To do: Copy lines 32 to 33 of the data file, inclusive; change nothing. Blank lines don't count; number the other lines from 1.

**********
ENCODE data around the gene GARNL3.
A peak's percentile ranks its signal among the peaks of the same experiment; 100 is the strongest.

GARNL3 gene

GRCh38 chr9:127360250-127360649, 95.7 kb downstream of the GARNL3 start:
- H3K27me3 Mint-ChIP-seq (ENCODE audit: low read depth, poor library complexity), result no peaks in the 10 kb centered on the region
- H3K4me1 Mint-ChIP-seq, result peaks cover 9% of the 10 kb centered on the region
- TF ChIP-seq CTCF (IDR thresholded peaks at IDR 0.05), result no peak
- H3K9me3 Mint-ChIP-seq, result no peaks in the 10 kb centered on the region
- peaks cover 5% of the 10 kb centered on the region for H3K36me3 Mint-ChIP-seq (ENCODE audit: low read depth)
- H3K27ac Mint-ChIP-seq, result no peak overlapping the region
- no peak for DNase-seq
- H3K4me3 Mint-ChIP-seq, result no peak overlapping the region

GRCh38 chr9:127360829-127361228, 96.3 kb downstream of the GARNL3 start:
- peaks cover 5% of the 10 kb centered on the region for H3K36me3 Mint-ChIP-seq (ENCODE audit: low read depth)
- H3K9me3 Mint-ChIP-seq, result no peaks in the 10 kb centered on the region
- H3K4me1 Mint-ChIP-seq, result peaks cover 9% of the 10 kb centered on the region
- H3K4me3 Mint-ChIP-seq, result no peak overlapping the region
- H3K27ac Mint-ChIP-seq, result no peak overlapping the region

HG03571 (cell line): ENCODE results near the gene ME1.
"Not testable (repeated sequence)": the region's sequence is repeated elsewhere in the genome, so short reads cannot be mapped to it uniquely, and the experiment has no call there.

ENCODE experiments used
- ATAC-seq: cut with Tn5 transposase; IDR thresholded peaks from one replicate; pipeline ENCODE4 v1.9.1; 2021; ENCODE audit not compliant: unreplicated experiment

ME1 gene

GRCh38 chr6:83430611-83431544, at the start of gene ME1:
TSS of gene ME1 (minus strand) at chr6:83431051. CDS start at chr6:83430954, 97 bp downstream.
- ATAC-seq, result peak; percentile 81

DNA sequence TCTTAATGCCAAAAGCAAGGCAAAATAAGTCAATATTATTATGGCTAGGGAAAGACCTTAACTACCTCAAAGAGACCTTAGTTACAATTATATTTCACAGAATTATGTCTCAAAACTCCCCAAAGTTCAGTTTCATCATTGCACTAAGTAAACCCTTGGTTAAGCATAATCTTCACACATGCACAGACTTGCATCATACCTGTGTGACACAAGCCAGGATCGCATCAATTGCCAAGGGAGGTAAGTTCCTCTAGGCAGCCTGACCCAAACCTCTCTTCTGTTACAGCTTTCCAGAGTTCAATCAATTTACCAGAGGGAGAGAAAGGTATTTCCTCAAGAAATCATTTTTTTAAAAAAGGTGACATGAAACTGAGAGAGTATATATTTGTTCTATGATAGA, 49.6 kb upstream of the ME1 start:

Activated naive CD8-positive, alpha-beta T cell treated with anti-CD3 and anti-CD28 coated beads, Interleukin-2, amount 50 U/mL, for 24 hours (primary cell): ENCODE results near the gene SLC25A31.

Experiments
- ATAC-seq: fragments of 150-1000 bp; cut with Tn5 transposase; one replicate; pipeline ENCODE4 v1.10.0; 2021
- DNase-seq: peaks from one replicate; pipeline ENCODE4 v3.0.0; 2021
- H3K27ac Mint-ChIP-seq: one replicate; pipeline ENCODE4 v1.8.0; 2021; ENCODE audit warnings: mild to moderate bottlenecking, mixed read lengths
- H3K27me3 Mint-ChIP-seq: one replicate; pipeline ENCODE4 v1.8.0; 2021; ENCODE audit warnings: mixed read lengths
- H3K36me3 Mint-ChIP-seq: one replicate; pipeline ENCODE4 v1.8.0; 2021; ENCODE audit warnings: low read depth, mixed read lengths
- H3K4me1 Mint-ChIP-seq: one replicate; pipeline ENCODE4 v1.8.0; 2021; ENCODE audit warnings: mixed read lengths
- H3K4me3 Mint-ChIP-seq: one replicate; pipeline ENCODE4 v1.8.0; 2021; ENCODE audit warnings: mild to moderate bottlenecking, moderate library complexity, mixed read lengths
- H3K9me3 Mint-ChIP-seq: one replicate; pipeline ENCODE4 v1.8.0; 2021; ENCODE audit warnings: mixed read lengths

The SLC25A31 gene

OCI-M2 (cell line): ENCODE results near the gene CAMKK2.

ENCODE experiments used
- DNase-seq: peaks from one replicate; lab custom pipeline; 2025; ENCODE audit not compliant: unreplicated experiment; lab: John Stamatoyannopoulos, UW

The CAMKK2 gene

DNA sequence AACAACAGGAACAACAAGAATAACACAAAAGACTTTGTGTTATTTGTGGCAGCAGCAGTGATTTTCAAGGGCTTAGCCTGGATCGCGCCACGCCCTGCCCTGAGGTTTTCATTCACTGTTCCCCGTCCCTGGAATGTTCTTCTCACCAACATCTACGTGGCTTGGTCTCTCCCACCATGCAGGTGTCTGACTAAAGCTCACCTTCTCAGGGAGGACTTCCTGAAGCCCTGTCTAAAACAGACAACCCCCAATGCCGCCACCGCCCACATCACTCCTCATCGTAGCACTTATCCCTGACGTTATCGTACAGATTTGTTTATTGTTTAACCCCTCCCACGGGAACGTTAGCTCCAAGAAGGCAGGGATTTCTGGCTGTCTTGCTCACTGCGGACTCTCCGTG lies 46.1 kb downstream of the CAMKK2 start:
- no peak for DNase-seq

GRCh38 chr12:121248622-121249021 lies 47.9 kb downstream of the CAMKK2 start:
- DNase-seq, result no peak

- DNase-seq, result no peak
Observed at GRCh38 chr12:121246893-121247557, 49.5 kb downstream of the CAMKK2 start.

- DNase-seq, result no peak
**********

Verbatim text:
- H3K27ac Mint-ChIP-seq: one replicate; pipeline ENCODE4 v1.8.0; 2021; ENCODE audit warnings: mild to moderate bottlenecking, mixed read lengths
- H3K27me3 Mint-ChIP-seq: one replicate; pipeline ENCODE4 v1.8.0; 2021; ENCODE audit warnings: mixed read lengths